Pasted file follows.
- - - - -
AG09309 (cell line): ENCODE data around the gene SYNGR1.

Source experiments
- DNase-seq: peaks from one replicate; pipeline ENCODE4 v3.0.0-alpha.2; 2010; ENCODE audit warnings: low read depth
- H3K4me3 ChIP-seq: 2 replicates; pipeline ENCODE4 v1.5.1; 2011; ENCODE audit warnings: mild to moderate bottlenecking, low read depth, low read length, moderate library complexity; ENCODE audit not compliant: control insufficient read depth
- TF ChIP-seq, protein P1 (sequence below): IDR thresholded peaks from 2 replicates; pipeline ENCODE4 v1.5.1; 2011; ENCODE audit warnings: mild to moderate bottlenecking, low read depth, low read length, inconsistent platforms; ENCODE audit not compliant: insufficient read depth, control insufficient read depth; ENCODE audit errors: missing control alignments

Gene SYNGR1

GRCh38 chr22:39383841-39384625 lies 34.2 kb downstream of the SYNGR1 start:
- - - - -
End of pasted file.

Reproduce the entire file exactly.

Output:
AG09309 (cell line): ENCODE data around the gene SYNGR1.

Source experiments
- DNase-seq: peaks from one replicate; pipeline ENCODE4 v3.0.0-alpha.2; 2010; ENCODE audit warnings: low read depth
- H3K4me3 ChIP-seq: 2 replicates; pipeline ENCODE4 v1.5.1; 2011; ENCODE audit warnings: mild to moderate bottlenecking, low read depth, low read length, moderate library complexity; ENCODE audit not compliant: control insufficient read depth
- TF ChIP-seq, protein P1 (sequence below): IDR thresholded peaks from 2 replicates; pipeline ENCODE4 v1.5.1; 2011; ENCODE audit warnings: mild to moderate bottlenecking, low read depth, low read length, inconsistent platforms; ENCODE audit not compliant: insufficient read depth, control insufficient read depth; ENCODE audit errors: missing control alignments

Gene SYNGR1

GRCh38 chr22:39383841-39384625 lies 34.2 kb downstream of the SYNGR1 start: